It's one thing to read debates about Navy budget decisions and the aging of our submarine fleet, and quite another to visit one of our 71 submarines and see what the fuss is about. This November, I spent 24 hours on the USS Georgia—one of four Ohio-class subs redesigned in 2004 for counterterrorism, with Tomahawk cruise missiles replacing nuclear warheads and some missile silos retrofitted as lockout chambers to allow Navy SEALs to exit in combat zones. I came away with a profound respect for the submarine culture.
Many of my expectations were wrong. Happily, I didn't feel claustrophobic for a minute.Read more
Anthony Trollope (1815-1882) may be the best-kept literary secret in English—a secret hiding in plain sight. His collected works take up a long bookshelf: 47 novels and 18 works of nonfiction. Once, most educated English and American households owned some of those volumes; today, there are still plenty of Trollope boxed sets in bookstores—probably because his works are in the public domain so publishers needn’t pay royalties—yet he is culturally almost invisible.Read more
The Valley is marketed as a police procedural set in a remote American military outpost in Afghanistan, and it is a page-turner, all 448 of them. It’s also so cunningly constructed that I had to read it twice to be sure I understood everything that was going on—and there are still a few loose ends. But it’s also an ambitious, if reticent, novel about good and evil, friendship and leadership, courage and shame that mainly succeeds.Read more
In Ivanhoe, Prince John is thoroughly repugnant, displaying “a dissolute audacity, mingled with extreme haughtiness and indifference to the feelings of others,” as well as a “libertine disposition.” According to Stephen Church, Walter Scott’s character is “almost wholly a later concoction”—except, presumably, for the love of fine clothes and jewelry that Scott depicts and Church’s archival evidence proves. The reality revealed here is even rougher.Read more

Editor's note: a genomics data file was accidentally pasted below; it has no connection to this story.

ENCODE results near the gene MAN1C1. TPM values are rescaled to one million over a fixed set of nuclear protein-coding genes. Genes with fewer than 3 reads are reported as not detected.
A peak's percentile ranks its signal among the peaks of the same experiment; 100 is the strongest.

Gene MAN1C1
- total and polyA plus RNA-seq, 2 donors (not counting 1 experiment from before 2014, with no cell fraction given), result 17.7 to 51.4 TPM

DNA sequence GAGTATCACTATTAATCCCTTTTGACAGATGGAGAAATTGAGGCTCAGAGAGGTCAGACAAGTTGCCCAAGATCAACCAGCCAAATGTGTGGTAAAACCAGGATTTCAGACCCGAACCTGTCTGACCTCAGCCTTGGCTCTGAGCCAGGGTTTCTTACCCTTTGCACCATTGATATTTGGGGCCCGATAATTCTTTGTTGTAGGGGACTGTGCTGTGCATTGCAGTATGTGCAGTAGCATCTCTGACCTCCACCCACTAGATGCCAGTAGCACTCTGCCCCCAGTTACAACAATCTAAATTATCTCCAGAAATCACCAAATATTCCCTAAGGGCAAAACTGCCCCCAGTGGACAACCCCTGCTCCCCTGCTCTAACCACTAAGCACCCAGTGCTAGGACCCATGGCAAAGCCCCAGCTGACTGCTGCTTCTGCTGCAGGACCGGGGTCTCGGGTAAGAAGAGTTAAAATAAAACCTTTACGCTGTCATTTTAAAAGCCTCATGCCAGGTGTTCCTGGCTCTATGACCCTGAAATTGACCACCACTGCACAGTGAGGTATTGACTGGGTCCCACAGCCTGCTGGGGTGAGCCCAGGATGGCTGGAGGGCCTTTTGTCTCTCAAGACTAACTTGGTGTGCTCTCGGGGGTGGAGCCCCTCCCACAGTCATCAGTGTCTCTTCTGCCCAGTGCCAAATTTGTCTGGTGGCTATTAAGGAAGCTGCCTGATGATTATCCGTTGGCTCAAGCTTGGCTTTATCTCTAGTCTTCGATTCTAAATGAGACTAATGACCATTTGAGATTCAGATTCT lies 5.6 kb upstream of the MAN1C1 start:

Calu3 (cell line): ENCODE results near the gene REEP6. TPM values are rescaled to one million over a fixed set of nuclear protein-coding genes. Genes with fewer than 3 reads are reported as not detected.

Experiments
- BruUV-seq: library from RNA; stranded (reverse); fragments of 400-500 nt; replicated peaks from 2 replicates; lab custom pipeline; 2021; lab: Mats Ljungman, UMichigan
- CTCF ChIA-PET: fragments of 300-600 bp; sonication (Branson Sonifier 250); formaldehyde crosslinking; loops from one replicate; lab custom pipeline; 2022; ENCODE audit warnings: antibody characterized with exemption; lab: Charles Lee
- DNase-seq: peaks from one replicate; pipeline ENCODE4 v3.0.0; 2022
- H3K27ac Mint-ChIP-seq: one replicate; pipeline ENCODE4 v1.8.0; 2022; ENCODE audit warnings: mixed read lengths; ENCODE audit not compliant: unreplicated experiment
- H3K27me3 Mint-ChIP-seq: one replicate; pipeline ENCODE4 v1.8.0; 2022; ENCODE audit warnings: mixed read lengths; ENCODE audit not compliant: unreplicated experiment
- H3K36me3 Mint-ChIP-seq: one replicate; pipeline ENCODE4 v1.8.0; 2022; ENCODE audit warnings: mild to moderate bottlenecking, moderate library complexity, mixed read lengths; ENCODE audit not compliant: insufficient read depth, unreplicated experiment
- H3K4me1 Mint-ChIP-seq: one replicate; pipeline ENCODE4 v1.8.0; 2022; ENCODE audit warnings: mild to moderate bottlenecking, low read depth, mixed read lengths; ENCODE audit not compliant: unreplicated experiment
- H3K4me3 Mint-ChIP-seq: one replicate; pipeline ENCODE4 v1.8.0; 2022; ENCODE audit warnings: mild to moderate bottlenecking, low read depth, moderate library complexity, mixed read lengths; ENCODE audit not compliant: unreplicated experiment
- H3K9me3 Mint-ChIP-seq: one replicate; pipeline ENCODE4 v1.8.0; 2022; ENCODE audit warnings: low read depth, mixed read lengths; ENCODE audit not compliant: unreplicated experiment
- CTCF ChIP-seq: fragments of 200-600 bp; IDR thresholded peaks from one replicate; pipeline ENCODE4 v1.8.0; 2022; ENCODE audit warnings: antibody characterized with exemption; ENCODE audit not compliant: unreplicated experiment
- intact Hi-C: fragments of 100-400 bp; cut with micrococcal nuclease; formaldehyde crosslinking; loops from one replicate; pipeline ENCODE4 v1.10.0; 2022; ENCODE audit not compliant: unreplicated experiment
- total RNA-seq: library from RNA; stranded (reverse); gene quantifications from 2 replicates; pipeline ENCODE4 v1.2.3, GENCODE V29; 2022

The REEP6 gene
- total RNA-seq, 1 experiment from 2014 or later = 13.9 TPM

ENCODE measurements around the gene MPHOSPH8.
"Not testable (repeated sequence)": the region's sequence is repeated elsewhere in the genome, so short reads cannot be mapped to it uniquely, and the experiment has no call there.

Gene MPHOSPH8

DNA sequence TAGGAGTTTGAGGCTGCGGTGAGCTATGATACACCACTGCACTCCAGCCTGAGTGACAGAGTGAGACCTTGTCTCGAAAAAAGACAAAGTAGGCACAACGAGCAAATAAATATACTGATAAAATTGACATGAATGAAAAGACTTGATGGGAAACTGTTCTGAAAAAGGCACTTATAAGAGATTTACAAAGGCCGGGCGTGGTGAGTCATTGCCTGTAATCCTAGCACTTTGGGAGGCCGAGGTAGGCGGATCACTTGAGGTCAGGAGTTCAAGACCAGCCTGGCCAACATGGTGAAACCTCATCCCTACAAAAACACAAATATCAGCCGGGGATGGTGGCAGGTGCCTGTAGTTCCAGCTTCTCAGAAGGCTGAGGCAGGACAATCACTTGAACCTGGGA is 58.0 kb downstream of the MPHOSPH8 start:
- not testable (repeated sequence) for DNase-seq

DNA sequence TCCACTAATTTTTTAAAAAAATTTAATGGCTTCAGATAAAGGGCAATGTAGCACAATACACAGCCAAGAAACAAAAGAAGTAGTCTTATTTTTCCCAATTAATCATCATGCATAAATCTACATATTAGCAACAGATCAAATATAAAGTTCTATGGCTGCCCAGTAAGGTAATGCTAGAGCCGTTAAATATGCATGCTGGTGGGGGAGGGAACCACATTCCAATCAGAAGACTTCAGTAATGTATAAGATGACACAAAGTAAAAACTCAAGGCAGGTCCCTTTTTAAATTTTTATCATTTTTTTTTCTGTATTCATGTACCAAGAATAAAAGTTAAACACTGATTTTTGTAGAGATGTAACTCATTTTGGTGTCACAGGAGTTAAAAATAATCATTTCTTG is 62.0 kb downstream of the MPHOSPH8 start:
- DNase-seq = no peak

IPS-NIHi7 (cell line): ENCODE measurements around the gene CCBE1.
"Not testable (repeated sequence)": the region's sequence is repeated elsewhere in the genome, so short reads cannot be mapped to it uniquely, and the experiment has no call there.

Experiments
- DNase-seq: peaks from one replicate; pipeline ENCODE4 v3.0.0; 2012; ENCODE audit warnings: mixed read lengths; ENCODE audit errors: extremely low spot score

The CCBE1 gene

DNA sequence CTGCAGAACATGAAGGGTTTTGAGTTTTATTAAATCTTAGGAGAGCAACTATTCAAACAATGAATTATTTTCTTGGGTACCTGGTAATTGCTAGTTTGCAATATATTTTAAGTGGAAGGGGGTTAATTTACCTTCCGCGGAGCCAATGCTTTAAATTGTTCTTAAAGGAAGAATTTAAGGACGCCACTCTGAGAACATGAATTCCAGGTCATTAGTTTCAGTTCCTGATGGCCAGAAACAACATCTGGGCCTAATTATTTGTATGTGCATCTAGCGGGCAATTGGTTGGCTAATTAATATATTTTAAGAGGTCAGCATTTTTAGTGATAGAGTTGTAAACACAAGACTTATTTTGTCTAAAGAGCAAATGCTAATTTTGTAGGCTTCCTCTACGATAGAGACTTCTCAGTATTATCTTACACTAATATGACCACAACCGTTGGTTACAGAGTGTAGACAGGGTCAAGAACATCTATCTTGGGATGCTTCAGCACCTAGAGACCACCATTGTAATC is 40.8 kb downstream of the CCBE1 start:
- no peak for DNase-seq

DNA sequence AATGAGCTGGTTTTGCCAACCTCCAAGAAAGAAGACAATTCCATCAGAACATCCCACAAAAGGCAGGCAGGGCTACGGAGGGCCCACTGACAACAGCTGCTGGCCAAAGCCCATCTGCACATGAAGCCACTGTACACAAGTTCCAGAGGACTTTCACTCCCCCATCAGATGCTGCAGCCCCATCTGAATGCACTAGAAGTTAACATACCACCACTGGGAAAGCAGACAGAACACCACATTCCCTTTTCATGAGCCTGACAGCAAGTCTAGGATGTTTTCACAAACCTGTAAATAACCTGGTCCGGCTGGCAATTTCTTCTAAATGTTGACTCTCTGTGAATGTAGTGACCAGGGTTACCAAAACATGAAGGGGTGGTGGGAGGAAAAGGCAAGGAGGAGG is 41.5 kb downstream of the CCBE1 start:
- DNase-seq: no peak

‘Why does the United States fight terror in Syria, Iraq, and Africa but not in Libya?” Idris al Magreibi, 40, a tall, lightly bearded member of Libya’s House of Representatives in Tobruk, was pacing the floor in the offices of the Libyan Mission to the United Nations as he raised the question. He spoke in Arabic, and a member of the mission served as interpreter.Read more
When I finished The Kills, it was not with the sense of the world made right, or understood rightly, that the traditional novel aspires to, nor with the contemporary recognition that the author and I—ironists both!—share a cynical disillusionment. It was with a profound sense of loss, even anger, at Richard House, as though he’d invited me to watch him cook an elaborate dinner and then thrown it in the trash unconsumed.Read more
I'm poor in everything but ironies, and to be truthful, I’ve forgotten what’s so good about irony in the first place. It’s just the resting state of the universe. . . . Irony is not order, but it gives a shape to things.Read more
It’s become nearly dogmatic in academic history that the writer ought to focus as much as he can on the disenfranchised, the “marginalized,” to avoid “privileging” the viewpoints of the upper classes, of men, and of white people. And so anxious are the historians not to perpetuate injustice that there is little or no room for constructing a book that is also a work of art. Often the only pleasure for the reader is in cheering on the revelation of some forgotten unfairness, or the voices of some “oppressed” group—if that’s what rocks your boat.Read more
It wasn’t until I experienced swimming at a Parisian public pool that I understood certain aspects of the French mind. I’ve been visiting France occasionally for 30 years, have dated French men, and I read French well. But a few hours in the water has done more for my amateur anthropology than anything else.
Writing at age 35, on the cusp between youth and the rest of life, I wanted to know what to do about being a rock critic when I was no longer young. (Easy—quit.) Now, 20 years later, and on the verge of leaving middle age, I look to science fiction to help me master the imaginable sting of death: not knowing what is going to happen in the world once we are gone. Though not all science fiction is set in the future, it’s the only genre that can be used to extend the emotional resonance of memory to the future.Read more